• Kaposi sarcoma. This rare form of skin cancer develops in the skin’s blood vessels and causes red or purple patches on the skin or mucous membranes.Kaposi sarcoma mainly occurs in people with weakened immune systems, such as people with AIDS, and in people taking medications that suppress their natural immunity, such as people who’ve undergone organ transplants.Other people with an increased risk of Kaposi sarcoma include young men living in Africa or older men of Italian or Eastern European Jewish heritage.
  • Merkel cell carcinoma. Merkel cell carcinoma causes firm, shiny nodules that occur on or just beneath the skin and in hair follicles. Merkel cell carcinoma is most often found on the head, neck and trunk.
  • Sebaceous gland carcinoma. This uncommon and aggressive cancer originates in the oil glands in the skin. Sebaceous gland carcinomas — which usually appear as hard, painless nodules — can develop anywhere, but most occur on the eyelid, where they’re frequently mistaken for other eyelid problems.

Causes

Skin cancer occurs when errors (mutations) occur in the DNA of skin cells. The mutations cause the cells to grow out of control and form a mass of cancer cells.

Cells involved in skin cancer

The epidermis, the top layer of your skin, is where skin cancer starts. The epidermis is a thin layer of skin cells that your body constantly sheds and serves as a protective barrier. There are three main cell types in the epidermis:

  • Squamous cells lie just below the outer surface and function as the skin’s inner lining.
  • Basal cells, which produce new skin cells, sit beneath the squamous cells.
  • Melanocytes — which produce melanin, the pigment that gives skin its normal color — are located in the lower part of your epidermis. Melanocytes produce more melanin when you’re in the sun to help protect the deeper layers of your skin.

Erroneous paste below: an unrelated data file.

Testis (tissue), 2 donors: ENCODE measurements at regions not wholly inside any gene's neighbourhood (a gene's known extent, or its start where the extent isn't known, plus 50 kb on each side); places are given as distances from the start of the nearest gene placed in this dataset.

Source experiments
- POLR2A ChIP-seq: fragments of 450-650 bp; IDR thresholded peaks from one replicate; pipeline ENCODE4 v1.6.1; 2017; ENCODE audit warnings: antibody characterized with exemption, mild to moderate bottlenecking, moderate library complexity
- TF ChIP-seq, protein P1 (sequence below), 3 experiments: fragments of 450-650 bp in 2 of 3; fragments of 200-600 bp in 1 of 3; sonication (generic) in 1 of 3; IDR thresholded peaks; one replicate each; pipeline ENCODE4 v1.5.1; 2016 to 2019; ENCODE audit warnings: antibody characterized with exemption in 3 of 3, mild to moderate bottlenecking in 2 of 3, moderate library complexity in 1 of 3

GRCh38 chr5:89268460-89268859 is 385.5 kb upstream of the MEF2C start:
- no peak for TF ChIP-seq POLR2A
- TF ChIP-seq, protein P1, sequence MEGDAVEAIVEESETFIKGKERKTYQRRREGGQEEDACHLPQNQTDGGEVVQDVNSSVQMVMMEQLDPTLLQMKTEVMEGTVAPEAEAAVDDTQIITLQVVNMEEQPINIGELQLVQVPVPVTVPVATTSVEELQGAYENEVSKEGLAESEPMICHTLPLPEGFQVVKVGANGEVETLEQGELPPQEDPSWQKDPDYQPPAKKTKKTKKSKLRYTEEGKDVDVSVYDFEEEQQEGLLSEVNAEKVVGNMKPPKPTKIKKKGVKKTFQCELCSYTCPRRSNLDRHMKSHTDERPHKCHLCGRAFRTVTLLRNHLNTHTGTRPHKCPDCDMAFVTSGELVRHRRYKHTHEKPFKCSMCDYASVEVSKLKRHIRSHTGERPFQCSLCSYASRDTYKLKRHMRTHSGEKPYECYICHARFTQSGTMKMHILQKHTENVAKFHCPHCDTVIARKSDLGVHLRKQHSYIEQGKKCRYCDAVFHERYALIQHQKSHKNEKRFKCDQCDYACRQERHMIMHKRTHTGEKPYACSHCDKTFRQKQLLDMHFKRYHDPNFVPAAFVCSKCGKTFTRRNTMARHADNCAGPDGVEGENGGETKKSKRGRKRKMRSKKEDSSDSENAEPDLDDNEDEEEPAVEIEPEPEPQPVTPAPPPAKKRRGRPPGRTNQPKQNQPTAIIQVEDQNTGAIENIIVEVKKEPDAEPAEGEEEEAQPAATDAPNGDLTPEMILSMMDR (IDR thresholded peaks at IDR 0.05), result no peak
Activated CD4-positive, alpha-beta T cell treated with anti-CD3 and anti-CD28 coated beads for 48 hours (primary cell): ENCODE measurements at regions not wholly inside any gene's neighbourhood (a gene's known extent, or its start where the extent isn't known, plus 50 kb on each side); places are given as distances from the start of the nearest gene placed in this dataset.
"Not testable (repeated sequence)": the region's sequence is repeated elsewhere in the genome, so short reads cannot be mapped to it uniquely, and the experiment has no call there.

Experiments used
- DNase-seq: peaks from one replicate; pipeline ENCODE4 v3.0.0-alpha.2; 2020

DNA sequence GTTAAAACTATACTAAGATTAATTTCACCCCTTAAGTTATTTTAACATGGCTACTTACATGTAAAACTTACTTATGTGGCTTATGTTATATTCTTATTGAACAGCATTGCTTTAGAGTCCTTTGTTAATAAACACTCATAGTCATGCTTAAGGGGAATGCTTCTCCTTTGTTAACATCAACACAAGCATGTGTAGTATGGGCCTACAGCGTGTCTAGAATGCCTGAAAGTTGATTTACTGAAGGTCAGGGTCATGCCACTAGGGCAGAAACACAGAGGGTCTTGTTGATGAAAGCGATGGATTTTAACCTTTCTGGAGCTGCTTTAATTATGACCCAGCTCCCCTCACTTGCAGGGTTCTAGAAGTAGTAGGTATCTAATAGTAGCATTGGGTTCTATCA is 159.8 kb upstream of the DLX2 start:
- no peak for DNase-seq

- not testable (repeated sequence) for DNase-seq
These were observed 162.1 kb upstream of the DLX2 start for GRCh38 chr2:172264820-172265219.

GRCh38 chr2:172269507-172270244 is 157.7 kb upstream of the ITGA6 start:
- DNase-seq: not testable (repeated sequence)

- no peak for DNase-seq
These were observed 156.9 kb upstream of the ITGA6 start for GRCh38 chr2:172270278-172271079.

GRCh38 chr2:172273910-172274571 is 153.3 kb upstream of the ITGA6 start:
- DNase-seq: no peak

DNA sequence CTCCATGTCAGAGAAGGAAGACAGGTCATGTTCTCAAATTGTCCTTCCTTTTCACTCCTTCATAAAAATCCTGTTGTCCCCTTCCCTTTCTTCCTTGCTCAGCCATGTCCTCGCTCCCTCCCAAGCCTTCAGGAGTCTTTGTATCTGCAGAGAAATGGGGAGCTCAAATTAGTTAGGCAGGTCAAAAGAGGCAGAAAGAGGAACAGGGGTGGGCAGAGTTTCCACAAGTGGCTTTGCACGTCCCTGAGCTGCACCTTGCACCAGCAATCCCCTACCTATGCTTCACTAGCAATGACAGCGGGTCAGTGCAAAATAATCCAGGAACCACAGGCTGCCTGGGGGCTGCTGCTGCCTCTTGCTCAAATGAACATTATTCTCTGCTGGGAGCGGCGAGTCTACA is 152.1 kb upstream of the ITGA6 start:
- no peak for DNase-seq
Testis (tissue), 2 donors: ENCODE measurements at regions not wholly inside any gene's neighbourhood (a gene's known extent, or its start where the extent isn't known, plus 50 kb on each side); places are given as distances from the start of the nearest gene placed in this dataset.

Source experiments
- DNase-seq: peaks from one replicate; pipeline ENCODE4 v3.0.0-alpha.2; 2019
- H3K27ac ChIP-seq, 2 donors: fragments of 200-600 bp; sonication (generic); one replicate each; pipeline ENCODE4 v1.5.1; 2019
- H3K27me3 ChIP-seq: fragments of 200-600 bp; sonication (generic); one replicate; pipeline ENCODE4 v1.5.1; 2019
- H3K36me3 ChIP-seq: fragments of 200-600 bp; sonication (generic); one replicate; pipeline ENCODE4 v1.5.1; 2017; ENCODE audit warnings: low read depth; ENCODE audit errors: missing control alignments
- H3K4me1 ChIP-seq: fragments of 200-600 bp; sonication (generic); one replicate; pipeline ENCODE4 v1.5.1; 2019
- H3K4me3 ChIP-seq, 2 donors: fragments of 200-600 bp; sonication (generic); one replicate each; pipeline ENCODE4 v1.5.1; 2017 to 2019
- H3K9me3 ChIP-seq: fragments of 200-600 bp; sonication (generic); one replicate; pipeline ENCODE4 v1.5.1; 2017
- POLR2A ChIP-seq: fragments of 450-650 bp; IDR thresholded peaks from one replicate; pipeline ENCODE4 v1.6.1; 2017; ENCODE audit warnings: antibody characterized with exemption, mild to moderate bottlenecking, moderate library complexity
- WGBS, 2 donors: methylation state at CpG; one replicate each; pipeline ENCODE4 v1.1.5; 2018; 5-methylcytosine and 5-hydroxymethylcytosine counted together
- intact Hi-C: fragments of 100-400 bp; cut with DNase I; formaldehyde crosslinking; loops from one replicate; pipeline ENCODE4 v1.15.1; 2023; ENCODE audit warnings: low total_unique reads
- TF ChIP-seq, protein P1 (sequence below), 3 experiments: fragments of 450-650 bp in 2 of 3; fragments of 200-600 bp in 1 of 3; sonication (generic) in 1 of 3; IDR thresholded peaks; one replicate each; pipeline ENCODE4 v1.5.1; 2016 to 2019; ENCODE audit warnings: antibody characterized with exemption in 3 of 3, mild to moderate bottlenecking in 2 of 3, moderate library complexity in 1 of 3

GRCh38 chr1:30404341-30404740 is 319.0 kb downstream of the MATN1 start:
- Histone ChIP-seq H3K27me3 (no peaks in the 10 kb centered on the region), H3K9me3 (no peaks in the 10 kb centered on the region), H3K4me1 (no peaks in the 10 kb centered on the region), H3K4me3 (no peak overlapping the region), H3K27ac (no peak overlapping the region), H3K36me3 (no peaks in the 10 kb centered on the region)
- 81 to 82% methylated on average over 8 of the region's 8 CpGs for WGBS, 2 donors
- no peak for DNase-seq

Prevention

Most skin cancers are preventable. To protect yourself, follow these skin cancer prevention tips:

  • Avoid the sun during the middle of the day. For many people in North America, the sun’s rays are strongest between about 10 a.m. and 4 p.m. Schedule outdoor activities for other times of the day, even in winter or when the sky is cloudy.You absorb UV radiation year-round, and clouds offer little protection from damaging rays. Avoiding the sun at its strongest helps you avoid the sunburns and suntans that cause skin damage and increase your risk of developing skin cancer. Sun exposure accumulated over time also may cause skin cancer.
  • Wear sunscreen year-round. Sunscreens don’t filter out all harmful UV radiation, especially the radiation that can lead to melanoma. But they play a major role in an overall sun protection program.Use a broad-spectrum sunscreen with an SPF of at least 30, even on cloudy days. Apply sunscreen generously, and reapply every two hours — or more often if you’re swimming or perspiring. Use a generous amount of sunscreen on all exposed skin, including your lips, the tips of your ears, and the backs of your hands and neck.
  • Wear protective clothing. Sunscreens don’t provide complete protection from UV rays. So cover your skin with dark, tightly woven clothing that covers your arms and legs, and a broad-brimmed hat, which provides more protection than a baseball cap or visor does.Some companies also sell photo-protective clothing. A dermatologist can recommend an appropriate brand.